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Nielsen's 'top five smartphone apps' data raises more questions than it answers

Nielsen's 'top five smartphone apps' data raises more questions than it answers


Somewhat surprisingly, Nielsen's report on mobile phone app usage found that the "top apps" in 2012 were Facebook, YouTube, Android Market, Google Search, and Gmail — the same as Nielsen saw last year.

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Mobile marketing continues to grow in importance for advertisers, and as such Nielsen's made mobile usage statistics a major part of its data reporting. Its latest report focuses on how consumers use apps on their smartphones, and amid some relatively unsurprising statistics (the number of iOS and Android users in the US more than doubled in the last year, from 38 million to 84 million, for example) was a note on the top five apps smartphone owners use. Somewhat surprisingly, the top apps were Facebook, YouTube, Android Market, Google Search, and Gmail — the same as Nielsen saw last year. While Facebook and YouTube aren't terribly surprising, the other three apps are rather unexpected — the sizable population of iOS users obviously isn't accessing the Android Market, and the Google Search and Gmail apps on iOS are unspectacular, at best.

On the surface, there's a few potential issues with this data. For starters Nielsen doesn't make it clear how this data was gathered — the company told us it sourced data from several sources, including a monthly "Mobile Insights" survey and an in-depth survey of those who report having downloaded apps in the past thirty days. Additionally, Nielsen also has a panel of 5,000 iOS and Android users who have agreed to let their mobile usage be measured. Depending on where this data was sourced from, there could be a number of issues with it. If Nielsen's survey asked respondents what their top five apps were, there could be some ambiguity skewing the results — "Google search" could refer to the app itself, or searching Google in the browser, or searching using the Google search widget that's built into Android 4.0. Similarly, "Gmail" could potentially refer to Google's official Gmail apps, or checking Gmail through the default iOS mail app (or third party options like Sparrow), or even checking Gmail through the browser.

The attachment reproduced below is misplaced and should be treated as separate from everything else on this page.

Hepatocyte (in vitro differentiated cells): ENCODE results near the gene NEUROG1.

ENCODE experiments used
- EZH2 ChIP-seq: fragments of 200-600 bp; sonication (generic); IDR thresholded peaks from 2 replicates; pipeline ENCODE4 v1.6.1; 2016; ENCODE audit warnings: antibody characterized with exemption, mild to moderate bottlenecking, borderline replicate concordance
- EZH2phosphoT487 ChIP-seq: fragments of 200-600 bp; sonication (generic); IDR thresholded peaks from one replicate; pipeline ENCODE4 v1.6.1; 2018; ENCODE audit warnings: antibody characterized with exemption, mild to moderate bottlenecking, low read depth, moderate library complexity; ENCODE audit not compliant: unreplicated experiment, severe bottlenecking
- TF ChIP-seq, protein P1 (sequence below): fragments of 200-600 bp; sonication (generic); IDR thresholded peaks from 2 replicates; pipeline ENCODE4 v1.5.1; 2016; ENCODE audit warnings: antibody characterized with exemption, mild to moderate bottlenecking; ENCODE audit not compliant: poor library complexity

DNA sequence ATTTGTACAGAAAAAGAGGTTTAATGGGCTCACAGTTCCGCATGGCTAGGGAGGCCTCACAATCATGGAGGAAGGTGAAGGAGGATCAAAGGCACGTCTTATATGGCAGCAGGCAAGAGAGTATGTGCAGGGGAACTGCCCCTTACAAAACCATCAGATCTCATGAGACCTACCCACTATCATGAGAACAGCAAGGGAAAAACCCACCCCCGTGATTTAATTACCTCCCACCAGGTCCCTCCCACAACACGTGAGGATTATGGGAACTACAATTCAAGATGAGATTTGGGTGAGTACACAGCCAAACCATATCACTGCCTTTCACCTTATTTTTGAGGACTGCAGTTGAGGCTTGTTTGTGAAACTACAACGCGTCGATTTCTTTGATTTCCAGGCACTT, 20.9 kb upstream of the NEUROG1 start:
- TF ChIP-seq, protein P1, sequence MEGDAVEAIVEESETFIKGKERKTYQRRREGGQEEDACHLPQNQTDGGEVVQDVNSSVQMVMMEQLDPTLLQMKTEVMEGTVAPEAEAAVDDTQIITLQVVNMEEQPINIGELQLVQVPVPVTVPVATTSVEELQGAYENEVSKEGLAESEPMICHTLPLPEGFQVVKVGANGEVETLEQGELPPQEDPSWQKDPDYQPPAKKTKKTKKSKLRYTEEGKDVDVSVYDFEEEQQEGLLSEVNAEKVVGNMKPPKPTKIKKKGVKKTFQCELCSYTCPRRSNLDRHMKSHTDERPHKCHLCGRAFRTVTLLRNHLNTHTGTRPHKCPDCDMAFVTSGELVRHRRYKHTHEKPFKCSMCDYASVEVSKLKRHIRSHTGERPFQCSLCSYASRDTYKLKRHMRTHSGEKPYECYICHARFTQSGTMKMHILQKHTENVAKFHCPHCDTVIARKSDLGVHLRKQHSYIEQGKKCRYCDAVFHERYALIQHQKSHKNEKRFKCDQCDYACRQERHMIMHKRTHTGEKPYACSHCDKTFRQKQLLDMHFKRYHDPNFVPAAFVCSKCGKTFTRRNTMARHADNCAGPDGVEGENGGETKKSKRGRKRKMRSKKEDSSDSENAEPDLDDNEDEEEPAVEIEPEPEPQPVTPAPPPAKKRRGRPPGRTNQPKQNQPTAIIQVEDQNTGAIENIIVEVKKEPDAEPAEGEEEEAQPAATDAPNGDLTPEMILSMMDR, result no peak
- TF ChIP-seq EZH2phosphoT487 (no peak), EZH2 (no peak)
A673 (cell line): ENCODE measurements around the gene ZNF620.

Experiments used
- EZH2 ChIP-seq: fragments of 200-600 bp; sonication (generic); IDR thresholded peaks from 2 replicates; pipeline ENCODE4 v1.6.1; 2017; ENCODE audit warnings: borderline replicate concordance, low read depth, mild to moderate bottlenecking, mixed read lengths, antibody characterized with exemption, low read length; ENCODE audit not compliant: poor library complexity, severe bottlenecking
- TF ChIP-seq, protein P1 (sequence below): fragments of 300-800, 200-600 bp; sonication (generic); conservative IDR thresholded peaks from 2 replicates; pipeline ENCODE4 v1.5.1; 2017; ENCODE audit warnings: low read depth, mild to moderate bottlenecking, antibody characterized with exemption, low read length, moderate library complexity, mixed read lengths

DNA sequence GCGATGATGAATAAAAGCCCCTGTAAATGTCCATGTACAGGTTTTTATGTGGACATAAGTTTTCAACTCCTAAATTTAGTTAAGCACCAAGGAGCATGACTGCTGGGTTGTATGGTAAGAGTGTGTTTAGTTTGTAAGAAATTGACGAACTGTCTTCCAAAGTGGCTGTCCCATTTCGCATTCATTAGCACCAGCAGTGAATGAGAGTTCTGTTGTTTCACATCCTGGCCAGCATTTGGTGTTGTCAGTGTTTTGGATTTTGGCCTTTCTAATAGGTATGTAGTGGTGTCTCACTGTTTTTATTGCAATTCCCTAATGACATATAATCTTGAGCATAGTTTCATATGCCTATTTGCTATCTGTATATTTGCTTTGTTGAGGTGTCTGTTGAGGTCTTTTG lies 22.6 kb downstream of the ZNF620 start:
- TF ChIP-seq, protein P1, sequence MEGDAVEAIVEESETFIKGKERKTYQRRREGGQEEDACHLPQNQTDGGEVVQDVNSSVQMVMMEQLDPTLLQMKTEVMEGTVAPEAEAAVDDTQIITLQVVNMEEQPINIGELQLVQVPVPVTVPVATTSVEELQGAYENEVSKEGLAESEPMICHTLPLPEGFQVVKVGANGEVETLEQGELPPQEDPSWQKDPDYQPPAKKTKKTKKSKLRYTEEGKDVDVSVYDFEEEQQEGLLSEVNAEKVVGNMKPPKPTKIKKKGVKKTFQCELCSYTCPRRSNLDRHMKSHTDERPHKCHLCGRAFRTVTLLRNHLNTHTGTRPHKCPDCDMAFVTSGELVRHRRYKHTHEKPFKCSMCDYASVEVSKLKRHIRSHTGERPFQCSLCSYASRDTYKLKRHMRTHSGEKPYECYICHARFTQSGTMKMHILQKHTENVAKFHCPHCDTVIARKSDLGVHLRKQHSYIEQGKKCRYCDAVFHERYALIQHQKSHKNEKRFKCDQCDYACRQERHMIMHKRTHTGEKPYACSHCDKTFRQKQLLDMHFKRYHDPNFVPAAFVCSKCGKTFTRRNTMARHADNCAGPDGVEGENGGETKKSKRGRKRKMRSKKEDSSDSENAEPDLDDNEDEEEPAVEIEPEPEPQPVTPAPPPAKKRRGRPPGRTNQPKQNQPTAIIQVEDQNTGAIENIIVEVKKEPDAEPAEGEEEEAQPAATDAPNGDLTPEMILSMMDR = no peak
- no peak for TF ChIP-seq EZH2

We'd love to know more about how Nielsen determined its top five apps

The inclusion of Android Market in the top five apps appears particularly unusual — while the Android Market / Google Play is obviously used frequently for installing and updating apps, it would be surprising if people downloaded it more or spent more time using it than highly popular cross-platform apps like Instagram or Angry Birds. And while some studies show that Android marketshare has surpassed that of iOS in the US, we'd expect the iOS App Store to have similarly high usage rates compared to the Android Market. Is it possible that Google Play's background app updating process skewed Nielsen's results?

Lastly, four of the top five apps are included with Google-approved Android devices (and YouTube is a stock option for iOS as well) —even if these are the most-used apps for all smartphone users, it tells us nothing of the vibrancy of the third-party smartphone app landscape. Given the massive variety of apps available to consumers, app preferences are likely becoming increasingly diverse — Nielsen's own data shows that the proportion of time spend on the "top 50 apps" declined from 74 percent in 2011 to 58 percent in 2012. Even so, there are always apps that rise to the top, like Facebook, and it would be a lot more valuable to see how those third-party options (rather than built-in default apps) stack up. We've reached out to Nielsen to find out more about how it measures top app performance and will share any details the company is able to share with us.